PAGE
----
PyMeta: How and Why

(Note: In the course of writing this post, I fixed a bug. Get PyMeta 0.1.1 here.)

Python already has a big pile of parsing frameworks, such as ANTLR, PLY, PyParsing, YAPPS2, ZAPPS, ZestyParser, and plenty others. Why did I write another one?

PyMeta Works Like Python

One of the main difficulties I've had using parser generators has been the difficulty of figuring out why a grammar didn't work. Fixing shift-reduce and reduce-reduce conflicts seemed like voodoo to me, and though I slightly understand better how to fix such things now it's still a different mode of thinking that I don't want to try to get into when I just want to parse something simple. PyMeta uses a variation on the Parsing Expression Grammar (PEG) approach to parsing. The chief consequence of this is there's no possibility of ambiguity in a parse: a successful parse will yield exactly one result, and you can trace the control flow through the grammar to figure out how it got there.

This is possible because the alternative operator ("|") works like Python's "or": it tries all the alternatives in order, returning the value of the first expression to succeed. Let's take on the example that's so problematic in the Bison doc I linked to:

>>> ifExample = """
ifStmt ::= ( <token 'if'> <expr> <token 'then'> <stmt> <token 'else'> <stmt>
| <token 'if'> <expr> <token 'then'> <stmt>)

expr ::= <spaces> <letter>
stmt ::= <ifStmt> | <expr>

(Rules can take arguments in PyMeta: "token" here is a built-in rule that consumes whitespace and matches all the characters in the string passed to it.) I've reversed the order in 'ifStmt' from the Bison example. This grammar isn't ambiguous: PyMeta will try to match the if/then/else form first, and if that fails, it rewinds back to before the 'if' and tries the if/then branch of the

>>> Example = OMeta.makeGrammar(ifExample, {})
>>> g = Example("if x then y")
>>> g.apply("ifStmt")
>>> g2 = Example("if x then y else if a then b")
>>> g2.apply("ifStmt")

(Since I didn't specify explicit return values for any of the expressions, they simply return the value of the last expression in the sequence. In this case, "letter" returns the letter it parses, which is then passed up through "expr" and "stmt" and "ifStmt".)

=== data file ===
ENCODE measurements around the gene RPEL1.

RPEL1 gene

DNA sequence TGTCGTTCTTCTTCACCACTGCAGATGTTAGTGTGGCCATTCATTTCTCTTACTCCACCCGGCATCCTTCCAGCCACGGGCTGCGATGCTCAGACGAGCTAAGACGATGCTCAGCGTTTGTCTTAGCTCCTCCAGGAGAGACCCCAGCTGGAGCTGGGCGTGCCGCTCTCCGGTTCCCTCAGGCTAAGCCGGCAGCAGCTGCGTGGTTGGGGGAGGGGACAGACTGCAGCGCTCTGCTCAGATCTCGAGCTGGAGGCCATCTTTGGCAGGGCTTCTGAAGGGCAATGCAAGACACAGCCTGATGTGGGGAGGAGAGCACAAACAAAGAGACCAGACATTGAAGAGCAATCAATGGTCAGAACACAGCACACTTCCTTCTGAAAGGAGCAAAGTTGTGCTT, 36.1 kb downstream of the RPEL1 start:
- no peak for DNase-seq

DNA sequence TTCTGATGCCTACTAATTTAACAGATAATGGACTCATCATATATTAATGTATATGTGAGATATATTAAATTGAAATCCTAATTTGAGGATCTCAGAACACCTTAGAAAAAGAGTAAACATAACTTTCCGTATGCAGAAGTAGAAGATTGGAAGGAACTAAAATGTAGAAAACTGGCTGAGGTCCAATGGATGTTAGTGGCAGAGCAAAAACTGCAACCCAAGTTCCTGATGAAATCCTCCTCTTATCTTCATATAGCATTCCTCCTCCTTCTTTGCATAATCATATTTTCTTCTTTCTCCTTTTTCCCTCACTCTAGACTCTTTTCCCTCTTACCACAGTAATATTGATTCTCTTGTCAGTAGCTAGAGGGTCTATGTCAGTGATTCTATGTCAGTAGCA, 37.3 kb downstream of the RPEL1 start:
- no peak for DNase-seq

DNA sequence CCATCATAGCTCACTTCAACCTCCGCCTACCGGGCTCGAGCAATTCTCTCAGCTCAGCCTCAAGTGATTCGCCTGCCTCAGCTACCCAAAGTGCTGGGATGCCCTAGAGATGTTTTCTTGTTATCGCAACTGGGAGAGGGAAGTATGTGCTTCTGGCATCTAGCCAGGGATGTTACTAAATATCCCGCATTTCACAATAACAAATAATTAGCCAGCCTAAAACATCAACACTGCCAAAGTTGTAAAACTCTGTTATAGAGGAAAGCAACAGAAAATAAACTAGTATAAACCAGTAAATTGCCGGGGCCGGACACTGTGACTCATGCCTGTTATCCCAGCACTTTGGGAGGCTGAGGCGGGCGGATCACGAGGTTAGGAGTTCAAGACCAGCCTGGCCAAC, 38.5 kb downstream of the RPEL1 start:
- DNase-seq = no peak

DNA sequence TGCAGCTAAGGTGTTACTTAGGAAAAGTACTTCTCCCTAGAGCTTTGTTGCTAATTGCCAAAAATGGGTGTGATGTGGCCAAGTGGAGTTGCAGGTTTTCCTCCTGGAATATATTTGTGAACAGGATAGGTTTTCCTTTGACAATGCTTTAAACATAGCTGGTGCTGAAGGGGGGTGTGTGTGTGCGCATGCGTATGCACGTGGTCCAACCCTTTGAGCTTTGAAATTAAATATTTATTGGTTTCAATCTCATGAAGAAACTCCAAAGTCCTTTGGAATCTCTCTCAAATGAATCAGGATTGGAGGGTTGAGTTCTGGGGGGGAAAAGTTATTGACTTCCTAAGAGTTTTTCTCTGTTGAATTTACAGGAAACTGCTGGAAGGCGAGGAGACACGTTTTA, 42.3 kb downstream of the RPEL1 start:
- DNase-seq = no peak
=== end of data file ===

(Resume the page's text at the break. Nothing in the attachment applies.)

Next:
An additional advantage is that you don't need a separate lexer pass: you can handle everything in a single grammar.

PyMeta Lets You Say It Quickly

So why not ZestyParser or PyParsing, which also don't have these problems? There's a couple reasons. First of all, neither of these offer a compact syntax for defining a parser. (Which arguably isn't desirable in all cases; I may add a pyparsing-like interface to PyMeta later.) Second, PyMeta fits Python's object-oriented abilities better -- each grammar is its own class, and can be subclassed in the usual way, as well as extended with new grammar rules.

>>> from pymeta.runtime import ParseError
>>> class Example2(Example):
... def parseIt(self):
... try:
... return self.apply("ifStmt")
... except ParseError:
... return "No Good"
>>> Example2("if x then y").parseIt()
>>> Example2("bob's yer uncle").parseIt()
'No Good'
>>> extendedGrammar = """
number ::= <digit>+
expr ::= <super> | <spaces> <number>
>>> Example3 = Example2.makeGrammar(extendedGrammar, {})
>>> Example3("if 1 then x").parseIt()

Notice here the use of the special rule "super": this calls the grammar rule of the same name as the current one in the superclass. (This uses Python's super() internally.) This way it's possible to try new extensions to a grammar without having to disturb existing code.


Shane Holloway said...


This is probably the most beautiful piece of orthogonal, introspective, object oriented python I have seen. BootOMetaGrammar and the Ast/Python Builder classes are particularly rich. Thank you for investing the time to create this so I can use it instead of just playing with OMeta in COLA and/or JS.

And, for the record, I have to agree with your reasoning. Fighting with shift-reduce and reduce reduce conflicts makes writing parsers about as fun as writing C-api python modules.

I'll be interested in hearing about your future adventures with OMeta and Python.

-Shane Holloway

Allen Short said...

Thanks for your kind words :)

Adam Atlas said...

Oh, wow, another Python parser author who likes Pokey! (I'm the (former) author of ZestyParser.) I wonder if there's statistically significant overlap between those two demographics. Anyway, for that reason I high-five you. If you ever visit my village you may eat freely of my cache of Arctic Circle-Candy.